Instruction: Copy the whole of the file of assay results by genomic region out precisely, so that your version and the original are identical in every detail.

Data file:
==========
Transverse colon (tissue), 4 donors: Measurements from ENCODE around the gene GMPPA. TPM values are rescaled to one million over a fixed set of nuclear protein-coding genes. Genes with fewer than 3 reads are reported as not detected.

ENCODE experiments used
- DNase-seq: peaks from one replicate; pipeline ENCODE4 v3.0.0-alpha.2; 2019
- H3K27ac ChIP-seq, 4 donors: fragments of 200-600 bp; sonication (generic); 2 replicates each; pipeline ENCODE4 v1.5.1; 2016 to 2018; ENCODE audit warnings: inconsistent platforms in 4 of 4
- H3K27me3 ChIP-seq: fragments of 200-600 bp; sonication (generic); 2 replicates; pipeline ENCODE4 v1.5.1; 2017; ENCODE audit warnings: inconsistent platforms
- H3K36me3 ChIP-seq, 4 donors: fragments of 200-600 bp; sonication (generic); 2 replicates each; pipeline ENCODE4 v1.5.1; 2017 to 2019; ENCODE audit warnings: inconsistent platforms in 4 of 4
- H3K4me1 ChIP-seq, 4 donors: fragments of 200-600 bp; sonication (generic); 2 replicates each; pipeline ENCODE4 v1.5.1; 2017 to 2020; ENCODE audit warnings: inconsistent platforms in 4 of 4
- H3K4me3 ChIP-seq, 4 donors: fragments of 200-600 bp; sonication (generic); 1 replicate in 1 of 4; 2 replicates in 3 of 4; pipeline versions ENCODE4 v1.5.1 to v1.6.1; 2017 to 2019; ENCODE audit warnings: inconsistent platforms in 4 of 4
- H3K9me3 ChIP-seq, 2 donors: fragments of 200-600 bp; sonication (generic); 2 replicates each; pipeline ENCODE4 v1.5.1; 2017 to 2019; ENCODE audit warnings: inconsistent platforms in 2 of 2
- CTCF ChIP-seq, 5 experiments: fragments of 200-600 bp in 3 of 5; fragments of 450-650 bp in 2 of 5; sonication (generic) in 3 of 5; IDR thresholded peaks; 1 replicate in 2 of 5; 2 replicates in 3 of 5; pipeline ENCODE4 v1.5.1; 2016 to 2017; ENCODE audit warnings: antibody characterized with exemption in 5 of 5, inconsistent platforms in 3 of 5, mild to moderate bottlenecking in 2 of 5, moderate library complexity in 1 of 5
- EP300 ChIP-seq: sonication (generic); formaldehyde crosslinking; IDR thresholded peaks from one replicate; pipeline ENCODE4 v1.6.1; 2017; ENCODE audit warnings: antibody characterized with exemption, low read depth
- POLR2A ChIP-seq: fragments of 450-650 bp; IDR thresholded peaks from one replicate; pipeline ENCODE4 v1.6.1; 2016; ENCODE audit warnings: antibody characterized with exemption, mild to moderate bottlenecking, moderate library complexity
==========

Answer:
Transverse colon (tissue), 4 donors: Measurements from ENCODE around the gene GMPPA. TPM values are rescaled to one million over a fixed set of nuclear protein-coding genes. Genes with fewer than 3 reads are reported as not detected.

ENCODE experiments used
- DNase-seq: peaks from one replicate; pipeline ENCODE4 v3.0.0-alpha.2; 2019
- H3K27ac ChIP-seq, 4 donors: fragments of 200-600 bp; sonication (generic); 2 replicates each; pipeline ENCODE4 v1.5.1; 2016 to 2018; ENCODE audit warnings: inconsistent platforms in 4 of 4
- H3K27me3 ChIP-seq: fragments of 200-600 bp; sonication (generic); 2 replicates; pipeline ENCODE4 v1.5.1; 2017; ENCODE audit warnings: inconsistent platforms
- H3K36me3 ChIP-seq, 4 donors: fragments of 200-600 bp; sonication (generic); 2 replicates each; pipeline ENCODE4 v1.5.1; 2017 to 2019; ENCODE audit warnings: inconsistent platforms in 4 of 4
- H3K4me1 ChIP-seq, 4 donors: fragments of 200-600 bp; sonication (generic); 2 replicates each; pipeline ENCODE4 v1.5.1; 2017 to 2020; ENCODE audit warnings: inconsistent platforms in 4 of 4
- H3K4me3 ChIP-seq, 4 donors: fragments of 200-600 bp; sonication (generic); 1 replicate in 1 of 4; 2 replicates in 3 of 4; pipeline versions ENCODE4 v1.5.1 to v1.6.1; 2017 to 2019; ENCODE audit warnings: inconsistent platforms in 4 of 4
- H3K9me3 ChIP-seq, 2 donors: fragments of 200-600 bp; sonication (generic); 2 replicates each; pipeline ENCODE4 v1.5.1; 2017 to 2019; ENCODE audit warnings: inconsistent platforms in 2 of 2
- CTCF ChIP-seq, 5 experiments: fragments of 200-600 bp in 3 of 5; fragments of 450-650 bp in 2 of 5; sonication (generic) in 3 of 5; IDR thresholded peaks; 1 replicate in 2 of 5; 2 replicates in 3 of 5; pipeline ENCODE4 v1.5.1; 2016 to 2017; ENCODE audit warnings: antibody characterized with exemption in 5 of 5, inconsistent platforms in 3 of 5, mild to moderate bottlenecking in 2 of 5, moderate library complexity in 1 of 5
- EP300 ChIP-seq: sonication (generic); formaldehyde crosslinking; IDR thresholded peaks from one replicate; pipeline ENCODE4 v1.6.1; 2017; ENCODE audit warnings: antibody characterized with exemption, low read depth
- POLR2A ChIP-seq: fragments of 450-650 bp; IDR thresholded peaks from one replicate; pipeline ENCODE4 v1.6.1; 2016; ENCODE audit warnings: antibody characterized with exemption, mild to moderate bottlenecking, moderate library complexity